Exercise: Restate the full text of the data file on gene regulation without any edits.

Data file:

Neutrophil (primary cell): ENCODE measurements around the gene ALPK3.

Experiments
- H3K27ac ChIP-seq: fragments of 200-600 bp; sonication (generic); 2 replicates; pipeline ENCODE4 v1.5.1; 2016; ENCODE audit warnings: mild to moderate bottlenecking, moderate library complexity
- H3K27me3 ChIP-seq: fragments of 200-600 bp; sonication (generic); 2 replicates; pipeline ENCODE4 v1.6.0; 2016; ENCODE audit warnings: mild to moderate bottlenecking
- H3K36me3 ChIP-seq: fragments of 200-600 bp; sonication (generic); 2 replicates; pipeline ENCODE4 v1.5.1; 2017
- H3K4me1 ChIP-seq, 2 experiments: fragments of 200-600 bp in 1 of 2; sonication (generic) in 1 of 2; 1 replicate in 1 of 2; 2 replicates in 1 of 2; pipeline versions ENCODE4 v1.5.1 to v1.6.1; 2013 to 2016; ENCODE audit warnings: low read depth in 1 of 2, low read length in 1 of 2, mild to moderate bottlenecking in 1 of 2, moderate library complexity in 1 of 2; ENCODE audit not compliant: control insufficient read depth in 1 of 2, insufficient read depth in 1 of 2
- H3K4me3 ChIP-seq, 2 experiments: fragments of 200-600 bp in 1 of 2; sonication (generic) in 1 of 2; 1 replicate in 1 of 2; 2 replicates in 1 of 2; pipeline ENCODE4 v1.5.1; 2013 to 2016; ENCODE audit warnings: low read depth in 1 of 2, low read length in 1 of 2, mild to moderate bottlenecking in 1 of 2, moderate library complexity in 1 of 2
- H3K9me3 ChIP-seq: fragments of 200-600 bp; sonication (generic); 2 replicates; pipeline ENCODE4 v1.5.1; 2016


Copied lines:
Neutrophil (primary cell): ENCODE measurements around the gene ALPK3.

Experiments
- H3K27ac ChIP-seq: fragments of 200-600 bp; sonication (generic); 2 replicates; pipeline ENCODE4 v1.5.1; 2016; ENCODE audit warnings: mild to moderate bottlenecking, moderate library complexity
- H3K27me3 ChIP-seq: fragments of 200-600 bp; sonication (generic); 2 replicates; pipeline ENCODE4 v1.6.0; 2016; ENCODE audit warnings: mild to moderate bottlenecking
- H3K36me3 ChIP-seq: fragments of 200-600 bp; sonication (generic); 2 replicates; pipeline ENCODE4 v1.5.1; 2017
- H3K4me1 ChIP-seq, 2 experiments: fragments of 200-600 bp in 1 of 2; sonication (generic) in 1 of 2; 1 replicate in 1 of 2; 2 replicates in 1 of 2; pipeline versions ENCODE4 v1.5.1 to v1.6.1; 2013 to 2016; ENCODE audit warnings: low read depth in 1 of 2, low read length in 1 of 2, mild to moderate bottlenecking in 1 of 2, moderate library complexity in 1 of 2; ENCODE audit not compliant: control insufficient read depth in 1 of 2, insufficient read depth in 1 of 2
- H3K4me3 ChIP-seq, 2 experiments: fragments of 200-600 bp in 1 of 2; sonication (generic) in 1 of 2; 1 replicate in 1 of 2; 2 replicates in 1 of 2; pipeline ENCODE4 v1.5.1; 2013 to 2016; ENCODE audit warnings: low read depth in 1 of 2, low read length in 1 of 2, mild to moderate bottlenecking in 1 of 2, moderate library complexity in 1 of 2
- H3K9me3 ChIP-seq: fragments of 200-600 bp; sonication (generic); 2 replicates; pipeline ENCODE4 v1.5.1; 2016